ABUJA (Reuters) - Nigeria said on Thursday it was fining airlines British Airways (ICAG.L) and Virgin Atlantic VA.UL a total of $235 million, as an ongoing row between Britain and Africa’s most populous nation over landing slots and ticket prices escalates.
Flights between Britain and Nigeria almost came to a halt this week but a last minute deal on Tuesday ensured British Airways, Virgin Atlantic and Nigeria’s flagship airline Arik Air continue to fly from London to Lagos and Abuja.
“We are charging British Airways $135 million and Virgin Atlantic $100 million for abuse of a dominant position, fixing prices, abusing fuel surcharges and taking advantage of passengers,” said Harold Demuren, Director General of Nigeria Civil Aviation Authority NCAA.L.
“We have been investigating for the last six months. Lagos to London has the highest route yield in the world. Our market is open for exploration, not exploitation.”
British Airways said it rejected the Nigerian authorities allegations and it was “vigorously defending our position”.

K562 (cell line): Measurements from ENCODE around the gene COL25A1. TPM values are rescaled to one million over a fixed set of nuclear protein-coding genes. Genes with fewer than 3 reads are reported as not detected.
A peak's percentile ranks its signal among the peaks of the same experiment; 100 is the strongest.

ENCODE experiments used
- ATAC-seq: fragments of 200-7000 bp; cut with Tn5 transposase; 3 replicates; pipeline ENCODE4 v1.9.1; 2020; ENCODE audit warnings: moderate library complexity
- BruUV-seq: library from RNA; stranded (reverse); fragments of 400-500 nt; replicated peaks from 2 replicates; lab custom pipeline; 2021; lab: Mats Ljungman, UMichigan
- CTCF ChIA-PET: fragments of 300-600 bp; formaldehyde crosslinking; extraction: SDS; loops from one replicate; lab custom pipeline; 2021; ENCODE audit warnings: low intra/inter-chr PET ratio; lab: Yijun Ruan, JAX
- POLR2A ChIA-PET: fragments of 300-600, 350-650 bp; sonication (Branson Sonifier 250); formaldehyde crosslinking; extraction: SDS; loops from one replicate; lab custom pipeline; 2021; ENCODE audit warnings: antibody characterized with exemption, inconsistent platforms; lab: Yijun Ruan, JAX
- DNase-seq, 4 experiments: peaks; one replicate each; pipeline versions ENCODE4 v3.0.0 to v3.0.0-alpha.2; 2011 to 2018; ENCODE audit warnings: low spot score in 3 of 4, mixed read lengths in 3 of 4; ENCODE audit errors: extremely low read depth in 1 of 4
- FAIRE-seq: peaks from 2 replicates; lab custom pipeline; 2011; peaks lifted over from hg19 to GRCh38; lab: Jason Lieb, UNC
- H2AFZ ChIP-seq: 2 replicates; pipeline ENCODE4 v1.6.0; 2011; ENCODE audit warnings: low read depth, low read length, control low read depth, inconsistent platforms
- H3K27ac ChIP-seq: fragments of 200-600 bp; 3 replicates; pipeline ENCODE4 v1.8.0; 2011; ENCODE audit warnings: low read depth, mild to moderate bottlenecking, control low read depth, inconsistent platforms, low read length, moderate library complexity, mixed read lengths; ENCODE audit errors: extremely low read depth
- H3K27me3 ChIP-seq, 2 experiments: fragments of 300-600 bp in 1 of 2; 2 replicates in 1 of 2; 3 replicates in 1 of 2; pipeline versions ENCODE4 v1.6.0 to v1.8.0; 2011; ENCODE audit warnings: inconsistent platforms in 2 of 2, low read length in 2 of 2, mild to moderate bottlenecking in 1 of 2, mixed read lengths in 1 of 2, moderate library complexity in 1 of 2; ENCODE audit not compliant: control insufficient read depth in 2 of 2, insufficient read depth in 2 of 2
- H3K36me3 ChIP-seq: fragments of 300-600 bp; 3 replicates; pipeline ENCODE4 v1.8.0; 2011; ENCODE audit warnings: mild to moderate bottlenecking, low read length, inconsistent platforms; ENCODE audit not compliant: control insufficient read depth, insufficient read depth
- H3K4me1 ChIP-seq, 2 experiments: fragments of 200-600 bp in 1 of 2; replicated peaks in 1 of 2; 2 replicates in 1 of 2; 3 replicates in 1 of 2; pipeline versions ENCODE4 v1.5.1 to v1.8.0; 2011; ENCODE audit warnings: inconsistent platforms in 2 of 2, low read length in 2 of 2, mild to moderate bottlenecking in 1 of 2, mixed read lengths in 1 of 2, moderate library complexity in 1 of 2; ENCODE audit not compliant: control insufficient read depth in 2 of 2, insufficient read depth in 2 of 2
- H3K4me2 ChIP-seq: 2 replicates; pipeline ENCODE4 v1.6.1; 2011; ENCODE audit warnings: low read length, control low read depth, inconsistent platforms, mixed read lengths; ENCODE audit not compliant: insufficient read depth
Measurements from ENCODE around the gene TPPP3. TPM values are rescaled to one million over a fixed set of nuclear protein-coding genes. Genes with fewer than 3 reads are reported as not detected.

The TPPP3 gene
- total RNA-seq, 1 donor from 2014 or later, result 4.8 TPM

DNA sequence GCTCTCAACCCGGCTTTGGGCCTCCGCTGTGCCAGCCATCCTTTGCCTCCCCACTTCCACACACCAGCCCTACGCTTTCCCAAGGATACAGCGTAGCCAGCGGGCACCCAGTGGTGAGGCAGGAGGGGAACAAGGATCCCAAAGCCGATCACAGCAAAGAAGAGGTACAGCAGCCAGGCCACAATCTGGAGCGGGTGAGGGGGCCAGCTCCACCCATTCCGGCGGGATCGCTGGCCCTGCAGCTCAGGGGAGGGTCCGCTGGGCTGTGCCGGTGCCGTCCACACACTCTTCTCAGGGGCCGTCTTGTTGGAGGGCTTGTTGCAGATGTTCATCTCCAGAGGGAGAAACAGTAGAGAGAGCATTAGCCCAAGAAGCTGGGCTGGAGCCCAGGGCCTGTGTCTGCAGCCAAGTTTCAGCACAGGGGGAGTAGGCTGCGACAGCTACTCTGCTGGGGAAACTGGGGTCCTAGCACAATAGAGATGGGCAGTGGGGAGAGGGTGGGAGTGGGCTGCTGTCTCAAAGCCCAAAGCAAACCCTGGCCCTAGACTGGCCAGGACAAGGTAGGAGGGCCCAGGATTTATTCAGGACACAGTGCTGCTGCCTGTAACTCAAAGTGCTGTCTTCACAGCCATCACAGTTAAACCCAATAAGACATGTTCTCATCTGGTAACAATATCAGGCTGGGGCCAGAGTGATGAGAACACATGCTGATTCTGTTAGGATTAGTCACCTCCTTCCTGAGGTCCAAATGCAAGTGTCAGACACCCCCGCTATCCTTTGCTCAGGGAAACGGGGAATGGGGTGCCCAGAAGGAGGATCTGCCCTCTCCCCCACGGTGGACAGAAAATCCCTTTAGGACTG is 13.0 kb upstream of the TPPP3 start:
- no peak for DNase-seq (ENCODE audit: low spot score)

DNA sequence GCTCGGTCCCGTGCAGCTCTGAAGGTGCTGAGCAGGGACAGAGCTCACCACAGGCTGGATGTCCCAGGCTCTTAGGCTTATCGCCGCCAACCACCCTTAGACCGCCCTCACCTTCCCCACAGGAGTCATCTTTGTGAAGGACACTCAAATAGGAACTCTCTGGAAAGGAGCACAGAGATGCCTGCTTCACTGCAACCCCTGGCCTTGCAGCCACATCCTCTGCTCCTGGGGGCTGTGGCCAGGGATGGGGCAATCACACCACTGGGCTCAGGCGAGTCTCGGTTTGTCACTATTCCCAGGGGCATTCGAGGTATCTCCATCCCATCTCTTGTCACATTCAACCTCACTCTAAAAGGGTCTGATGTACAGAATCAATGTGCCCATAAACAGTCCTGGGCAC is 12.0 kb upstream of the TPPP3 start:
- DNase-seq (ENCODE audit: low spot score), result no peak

“We pride ourselves on offering competitive fares, a choice of products and connections to our Nigerian customers,” a statement from the airline said. “We remain committed to Nigeria and have been flying there for more than 75 years.”
Nigeria threatened last month to reduce British Airways flights between London and the West African nation’s commercial-hub Lagos to three from seven weekly, after London Heathrow stopped Arik Air flights from the capital Abuja.
A deal this week means all flights will continue until the end of the year when the Nigerian government wants something done about the high ticket costs on British airlines.
Nigeria’s aviation ministry says British airlines charge far more to fly to Nigeria than to neighbouring Ghana, while it believes Arik Air should not have to pay high costs to land at Heathrow when Lagos airport doesn’t charge those fees.
Britain has said that it can’t control what private companies who control the airlines and airports charge but it is in constructive dialogue with the Nigerian government.
Additional reporting by Sudip Kar-Gupta in London; Editing by Jon Loades-Carter and Will Waterman